PHOENIX - Gov. Jan Brewer and Republican lawmakers are touting tax cuts and incentives as the key to boosting Arizona’s dismal economy, but they’re likely in for a long 2011 legislative session as they try to hash out the details of whose plan to use.
Brewer on Nov. 29 unveiled the framework of her plan, which would cut corporate income tax rates from nearly 7 percent to about 5 percent in 2013 and slash capital gains taxes for small businesses, among other things.
But negotiations could get contentious when they try to figure out what do about property taxes.
Senate Republicans are talking about lower business property tax rates and capping increases in property taxes. But because of the way property taxes in Arizona are structured, lowering the rates is difficult to do without raising taxes on homeowners, which Brewer said she won’t agree to.
Some lawmakers, like incoming Senate President Russell Pearce and Senate Majority Whip Steve Pierce, say there are ways to lower business taxes without raising taxes on private homes, though the details are murky and no one has presented a full plan yet.
The governor, on the other hand, said she wants to expand the state’s enterprise zone program, which gives property tax breaks to qualified businesses that locate in designated areas. Brewer’s chief of staff, Eileen Klein, said the administration is still filling in many of the details on issues like property and capital gains taxes.
Brewer also said she wants to create more tax breaks for research and development, especially for companies that work in partnership with Arizona’s universities, and create addition incentives for “angel investors” that provide capital to small businesses.
Those plans, however, are likely to meet some resistance. Pearce opposes the enterprise zone program, which he says amounted to government picking winners and losers in the marketplace. He also opposed a $25 million deal-closing fund that the state would use to lure new businesses here.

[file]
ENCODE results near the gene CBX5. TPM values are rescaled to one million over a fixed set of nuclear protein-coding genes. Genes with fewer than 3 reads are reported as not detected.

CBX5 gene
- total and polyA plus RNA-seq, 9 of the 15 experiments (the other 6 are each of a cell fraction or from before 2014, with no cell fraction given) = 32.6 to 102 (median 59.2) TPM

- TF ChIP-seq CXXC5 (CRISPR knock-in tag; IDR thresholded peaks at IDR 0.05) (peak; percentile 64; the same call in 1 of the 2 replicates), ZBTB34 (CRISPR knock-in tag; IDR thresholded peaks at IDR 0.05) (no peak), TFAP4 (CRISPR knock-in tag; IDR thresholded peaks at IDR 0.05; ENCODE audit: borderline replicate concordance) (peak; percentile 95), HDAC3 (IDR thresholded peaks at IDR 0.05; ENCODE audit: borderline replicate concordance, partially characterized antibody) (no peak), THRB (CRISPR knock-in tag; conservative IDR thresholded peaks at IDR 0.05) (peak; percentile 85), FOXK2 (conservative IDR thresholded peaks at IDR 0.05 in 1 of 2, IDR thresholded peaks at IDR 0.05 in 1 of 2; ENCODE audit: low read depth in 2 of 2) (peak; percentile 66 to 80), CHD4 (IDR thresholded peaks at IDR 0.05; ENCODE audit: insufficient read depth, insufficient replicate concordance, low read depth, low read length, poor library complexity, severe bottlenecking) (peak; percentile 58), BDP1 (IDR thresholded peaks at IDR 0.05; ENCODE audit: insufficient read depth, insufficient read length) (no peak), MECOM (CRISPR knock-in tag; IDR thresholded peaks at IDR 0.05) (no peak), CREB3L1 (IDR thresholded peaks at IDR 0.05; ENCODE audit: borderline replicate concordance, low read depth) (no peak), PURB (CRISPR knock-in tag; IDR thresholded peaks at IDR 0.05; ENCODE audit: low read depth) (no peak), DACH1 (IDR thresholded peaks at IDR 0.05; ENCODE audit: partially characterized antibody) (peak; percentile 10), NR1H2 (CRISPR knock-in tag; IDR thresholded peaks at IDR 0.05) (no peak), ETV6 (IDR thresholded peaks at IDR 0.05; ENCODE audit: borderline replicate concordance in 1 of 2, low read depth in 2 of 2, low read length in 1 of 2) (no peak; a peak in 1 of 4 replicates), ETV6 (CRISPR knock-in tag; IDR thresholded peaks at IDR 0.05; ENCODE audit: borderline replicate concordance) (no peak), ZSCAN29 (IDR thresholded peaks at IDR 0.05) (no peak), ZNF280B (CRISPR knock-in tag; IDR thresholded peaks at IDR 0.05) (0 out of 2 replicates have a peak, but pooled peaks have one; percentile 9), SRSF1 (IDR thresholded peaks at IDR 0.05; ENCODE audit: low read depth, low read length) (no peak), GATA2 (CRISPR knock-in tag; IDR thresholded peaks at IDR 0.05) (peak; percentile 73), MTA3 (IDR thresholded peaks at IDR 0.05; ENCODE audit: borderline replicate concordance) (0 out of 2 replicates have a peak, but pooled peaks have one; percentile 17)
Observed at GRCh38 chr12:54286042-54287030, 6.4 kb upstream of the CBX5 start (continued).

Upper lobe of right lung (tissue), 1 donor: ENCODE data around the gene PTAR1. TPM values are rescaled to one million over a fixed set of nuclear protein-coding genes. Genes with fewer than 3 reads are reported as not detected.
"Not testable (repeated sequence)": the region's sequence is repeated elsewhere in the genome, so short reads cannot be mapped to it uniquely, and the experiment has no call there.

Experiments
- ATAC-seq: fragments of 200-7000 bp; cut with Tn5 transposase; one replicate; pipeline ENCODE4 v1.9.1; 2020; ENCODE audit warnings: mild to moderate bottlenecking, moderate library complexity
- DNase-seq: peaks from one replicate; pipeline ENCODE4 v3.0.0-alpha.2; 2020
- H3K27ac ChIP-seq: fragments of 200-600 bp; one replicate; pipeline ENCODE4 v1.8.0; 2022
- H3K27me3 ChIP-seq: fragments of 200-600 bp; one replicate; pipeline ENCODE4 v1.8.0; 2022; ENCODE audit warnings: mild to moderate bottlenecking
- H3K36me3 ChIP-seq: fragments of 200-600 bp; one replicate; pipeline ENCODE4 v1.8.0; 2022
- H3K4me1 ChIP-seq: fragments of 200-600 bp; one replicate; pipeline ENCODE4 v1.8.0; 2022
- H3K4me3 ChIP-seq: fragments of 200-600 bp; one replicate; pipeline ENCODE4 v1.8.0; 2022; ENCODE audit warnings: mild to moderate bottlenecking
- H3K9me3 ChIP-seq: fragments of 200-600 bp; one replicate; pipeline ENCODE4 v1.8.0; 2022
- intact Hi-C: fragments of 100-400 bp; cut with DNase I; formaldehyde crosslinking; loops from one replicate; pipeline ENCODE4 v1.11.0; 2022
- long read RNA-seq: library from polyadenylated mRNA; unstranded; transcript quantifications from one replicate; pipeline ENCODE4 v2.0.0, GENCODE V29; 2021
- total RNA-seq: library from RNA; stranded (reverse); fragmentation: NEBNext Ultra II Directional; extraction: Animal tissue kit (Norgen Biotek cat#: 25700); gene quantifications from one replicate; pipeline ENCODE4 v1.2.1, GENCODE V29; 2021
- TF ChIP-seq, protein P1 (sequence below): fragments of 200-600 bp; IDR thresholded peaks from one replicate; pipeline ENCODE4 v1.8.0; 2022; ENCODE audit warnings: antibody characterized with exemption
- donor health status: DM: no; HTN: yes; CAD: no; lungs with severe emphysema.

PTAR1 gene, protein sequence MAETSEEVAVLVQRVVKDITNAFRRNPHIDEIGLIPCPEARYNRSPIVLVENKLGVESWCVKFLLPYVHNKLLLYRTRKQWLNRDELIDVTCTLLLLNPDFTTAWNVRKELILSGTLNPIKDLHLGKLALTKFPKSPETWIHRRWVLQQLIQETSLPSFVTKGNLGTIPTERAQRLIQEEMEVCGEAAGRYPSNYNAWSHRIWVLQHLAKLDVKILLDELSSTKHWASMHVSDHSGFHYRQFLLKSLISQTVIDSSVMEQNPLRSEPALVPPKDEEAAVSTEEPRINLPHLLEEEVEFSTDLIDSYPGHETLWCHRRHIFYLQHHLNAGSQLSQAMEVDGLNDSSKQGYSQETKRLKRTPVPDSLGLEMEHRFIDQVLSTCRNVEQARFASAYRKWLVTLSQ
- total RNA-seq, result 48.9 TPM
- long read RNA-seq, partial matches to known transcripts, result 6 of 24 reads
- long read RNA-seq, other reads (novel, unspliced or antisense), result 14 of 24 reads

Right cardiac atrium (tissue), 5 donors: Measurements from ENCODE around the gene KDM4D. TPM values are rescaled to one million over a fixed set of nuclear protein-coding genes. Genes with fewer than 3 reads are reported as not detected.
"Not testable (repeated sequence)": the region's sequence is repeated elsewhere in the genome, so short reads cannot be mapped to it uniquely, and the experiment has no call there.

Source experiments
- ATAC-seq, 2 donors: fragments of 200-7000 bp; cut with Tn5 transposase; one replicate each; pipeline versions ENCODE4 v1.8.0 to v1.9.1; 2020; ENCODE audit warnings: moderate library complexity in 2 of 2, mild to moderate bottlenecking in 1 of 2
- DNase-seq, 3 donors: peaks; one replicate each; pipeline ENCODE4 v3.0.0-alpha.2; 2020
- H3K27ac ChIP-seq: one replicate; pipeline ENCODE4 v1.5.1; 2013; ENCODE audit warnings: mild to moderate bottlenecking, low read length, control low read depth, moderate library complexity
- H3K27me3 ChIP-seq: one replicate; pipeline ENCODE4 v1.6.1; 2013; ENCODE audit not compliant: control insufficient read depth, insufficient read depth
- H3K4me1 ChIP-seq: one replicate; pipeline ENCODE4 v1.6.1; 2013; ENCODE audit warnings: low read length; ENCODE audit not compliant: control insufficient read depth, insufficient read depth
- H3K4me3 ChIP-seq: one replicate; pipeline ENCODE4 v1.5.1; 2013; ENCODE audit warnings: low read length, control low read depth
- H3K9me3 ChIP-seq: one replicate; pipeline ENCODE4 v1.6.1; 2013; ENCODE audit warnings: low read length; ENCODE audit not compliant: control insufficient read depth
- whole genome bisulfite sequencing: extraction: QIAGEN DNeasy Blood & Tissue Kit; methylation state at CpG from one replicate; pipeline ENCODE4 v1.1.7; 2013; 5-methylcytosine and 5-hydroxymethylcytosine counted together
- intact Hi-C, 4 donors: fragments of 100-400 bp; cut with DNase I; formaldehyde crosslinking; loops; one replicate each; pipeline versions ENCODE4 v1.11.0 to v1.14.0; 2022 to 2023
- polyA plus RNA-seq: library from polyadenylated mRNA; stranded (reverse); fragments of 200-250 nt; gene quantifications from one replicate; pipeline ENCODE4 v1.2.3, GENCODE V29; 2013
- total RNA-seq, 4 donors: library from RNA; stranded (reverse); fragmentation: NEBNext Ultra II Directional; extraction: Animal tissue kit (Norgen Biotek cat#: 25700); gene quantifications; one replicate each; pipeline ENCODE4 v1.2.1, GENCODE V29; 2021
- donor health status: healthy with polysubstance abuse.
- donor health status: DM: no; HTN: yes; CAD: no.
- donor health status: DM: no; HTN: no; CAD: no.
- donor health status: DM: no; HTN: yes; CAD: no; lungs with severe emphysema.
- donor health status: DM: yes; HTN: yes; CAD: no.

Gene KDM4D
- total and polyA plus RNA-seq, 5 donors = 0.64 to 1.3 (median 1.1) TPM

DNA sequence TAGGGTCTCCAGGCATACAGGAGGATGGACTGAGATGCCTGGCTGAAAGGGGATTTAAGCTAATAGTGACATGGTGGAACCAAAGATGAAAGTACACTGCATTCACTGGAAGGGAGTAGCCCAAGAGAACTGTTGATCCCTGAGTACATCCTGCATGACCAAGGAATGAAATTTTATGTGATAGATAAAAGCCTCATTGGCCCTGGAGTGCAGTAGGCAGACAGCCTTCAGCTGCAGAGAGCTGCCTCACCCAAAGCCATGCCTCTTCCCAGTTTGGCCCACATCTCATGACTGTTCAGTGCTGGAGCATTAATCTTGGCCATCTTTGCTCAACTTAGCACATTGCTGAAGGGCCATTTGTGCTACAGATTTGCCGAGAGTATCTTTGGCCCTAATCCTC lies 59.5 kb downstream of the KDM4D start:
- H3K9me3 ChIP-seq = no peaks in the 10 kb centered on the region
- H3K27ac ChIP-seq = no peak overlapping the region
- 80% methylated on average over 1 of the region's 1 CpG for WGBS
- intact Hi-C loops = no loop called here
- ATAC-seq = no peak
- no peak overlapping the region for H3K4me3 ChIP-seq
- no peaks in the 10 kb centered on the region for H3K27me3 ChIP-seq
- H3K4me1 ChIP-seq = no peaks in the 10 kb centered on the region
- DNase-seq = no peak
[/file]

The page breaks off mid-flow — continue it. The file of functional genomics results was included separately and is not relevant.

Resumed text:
Other parts of Brewer’s plan, which the governor referred to as “consensus proposals,” appear to have broad support in the Legislature. The reduction in corporate income taxes, for example, is widely supported by legislative Republicans. Brewer also listed the cuts in capital gains taxes for small businesses as a consensus item.
Another consensus proposal is increasing the state’s sales factor – the percentage of in-state companies’ out-of-state transactions that are exempted from corporate income taxes – from 80 to 100 percent, meaning Arizona-based companies wouldn’t pay income taxes on goods they sell in other states.
The corporate income tax reduction wouldn’t happen until Proposition 100, the temporary 1-cent sales tax increase that voters approved in May, expires in 2012. Even many of the Legislature’s most ardent tax-cutters say it would be unwise to lower taxes at a time when the state is expecting a $1.4 billion budget deficit for the next fiscal year.
The consensus, however, may be limited only to Republicans.
Democrats are casting doubts on the corporate income tax plans, saying the reductions would be disastrous for the budget because it would cost the state hundreds of millions of dollars at the exact same time when the state would lose the extra revenue from Proposition 100.
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